Q: How should I add jumping to my workout?
A: Being able to get up in the air will improve your balance, strength and coordination.
Jumping, as in vertical leaping, is better than a jump rope for being able to propel yourself upward. With a jump rope, your arms are busy turning the rope. With a vertical leap onto a bench or a sturdy box, your entire body concentrates on the joint flexing and the extension that gives your jump height.
But trying to jump high is not where you start. Start with the landing. If you don't land in a way that absorbs the impact, it will put a lot of stress on the bones and joints, perhaps causing an injury or a microtrauma.
Any jump should be landed as softly as possible, and only on flexed ankles, hips and knees. If you don't allow your joints to bend enough to absorb the impact, it can put severe stress on the anterior cruciate ligament.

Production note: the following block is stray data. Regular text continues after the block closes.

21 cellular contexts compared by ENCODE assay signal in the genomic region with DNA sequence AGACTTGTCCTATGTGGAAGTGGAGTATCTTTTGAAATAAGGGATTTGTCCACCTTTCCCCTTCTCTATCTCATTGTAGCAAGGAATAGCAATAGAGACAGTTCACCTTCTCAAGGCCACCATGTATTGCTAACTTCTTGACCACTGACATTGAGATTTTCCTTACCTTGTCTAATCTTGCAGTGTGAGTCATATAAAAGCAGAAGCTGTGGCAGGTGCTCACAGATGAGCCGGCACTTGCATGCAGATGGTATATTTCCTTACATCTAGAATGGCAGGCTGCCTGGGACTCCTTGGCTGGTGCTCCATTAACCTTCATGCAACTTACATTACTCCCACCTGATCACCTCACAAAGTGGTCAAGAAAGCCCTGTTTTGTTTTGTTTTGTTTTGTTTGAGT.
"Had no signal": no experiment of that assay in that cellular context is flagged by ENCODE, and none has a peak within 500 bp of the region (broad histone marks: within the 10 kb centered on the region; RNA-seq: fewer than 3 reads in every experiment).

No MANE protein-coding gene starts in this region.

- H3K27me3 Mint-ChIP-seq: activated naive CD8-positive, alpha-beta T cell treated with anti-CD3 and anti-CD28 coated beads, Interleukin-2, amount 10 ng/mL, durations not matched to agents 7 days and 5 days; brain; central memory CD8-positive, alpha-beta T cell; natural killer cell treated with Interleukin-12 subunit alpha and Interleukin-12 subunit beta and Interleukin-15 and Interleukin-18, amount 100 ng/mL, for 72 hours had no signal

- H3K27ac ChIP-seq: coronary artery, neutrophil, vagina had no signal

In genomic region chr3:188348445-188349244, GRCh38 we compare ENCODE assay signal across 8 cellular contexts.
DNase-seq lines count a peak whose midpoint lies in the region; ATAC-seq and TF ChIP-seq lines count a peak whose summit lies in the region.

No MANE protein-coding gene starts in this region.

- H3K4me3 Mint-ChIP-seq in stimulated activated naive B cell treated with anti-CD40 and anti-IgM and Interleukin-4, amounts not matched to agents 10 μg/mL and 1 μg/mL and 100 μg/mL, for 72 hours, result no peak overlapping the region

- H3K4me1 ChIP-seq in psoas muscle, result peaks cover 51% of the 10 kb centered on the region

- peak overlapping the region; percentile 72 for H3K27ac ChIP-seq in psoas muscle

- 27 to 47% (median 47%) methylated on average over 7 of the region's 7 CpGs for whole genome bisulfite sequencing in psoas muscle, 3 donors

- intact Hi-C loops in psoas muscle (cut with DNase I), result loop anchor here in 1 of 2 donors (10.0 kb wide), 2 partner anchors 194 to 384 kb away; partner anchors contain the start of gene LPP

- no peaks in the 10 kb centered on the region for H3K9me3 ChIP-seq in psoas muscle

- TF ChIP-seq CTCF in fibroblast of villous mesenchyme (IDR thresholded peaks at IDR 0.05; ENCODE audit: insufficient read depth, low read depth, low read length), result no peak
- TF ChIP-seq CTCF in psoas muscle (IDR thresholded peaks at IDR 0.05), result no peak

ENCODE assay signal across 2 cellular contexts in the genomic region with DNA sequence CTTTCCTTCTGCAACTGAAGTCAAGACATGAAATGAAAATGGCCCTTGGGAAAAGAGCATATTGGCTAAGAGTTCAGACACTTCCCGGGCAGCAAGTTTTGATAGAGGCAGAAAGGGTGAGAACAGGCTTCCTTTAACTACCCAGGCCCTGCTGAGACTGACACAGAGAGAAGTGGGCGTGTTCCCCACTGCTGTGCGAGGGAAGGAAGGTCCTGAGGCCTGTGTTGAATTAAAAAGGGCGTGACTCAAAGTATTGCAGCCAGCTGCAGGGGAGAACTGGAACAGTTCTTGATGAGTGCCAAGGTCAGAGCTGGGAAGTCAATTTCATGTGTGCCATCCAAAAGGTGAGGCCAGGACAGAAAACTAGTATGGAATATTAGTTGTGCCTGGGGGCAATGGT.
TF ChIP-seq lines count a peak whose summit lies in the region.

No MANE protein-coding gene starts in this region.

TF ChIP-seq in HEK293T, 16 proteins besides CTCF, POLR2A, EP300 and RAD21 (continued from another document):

Never jump barefooted: There are a great many tiny bones in the feet, and they will not all support the weight of your entire body landing on them. In addition, never jump without a thorough warmup and stretching.
Start your jump practice by just jumping over an unloaded bar at the gym, or the handle of a broom at home. Move your body as a whole unit; keep a straight spine. Hold your arms flexed at the elbow, slightly away from your body.
No matter what your favorite activity is, jump training will make it more fun.
— Wina Sturgeon, Tribune News Service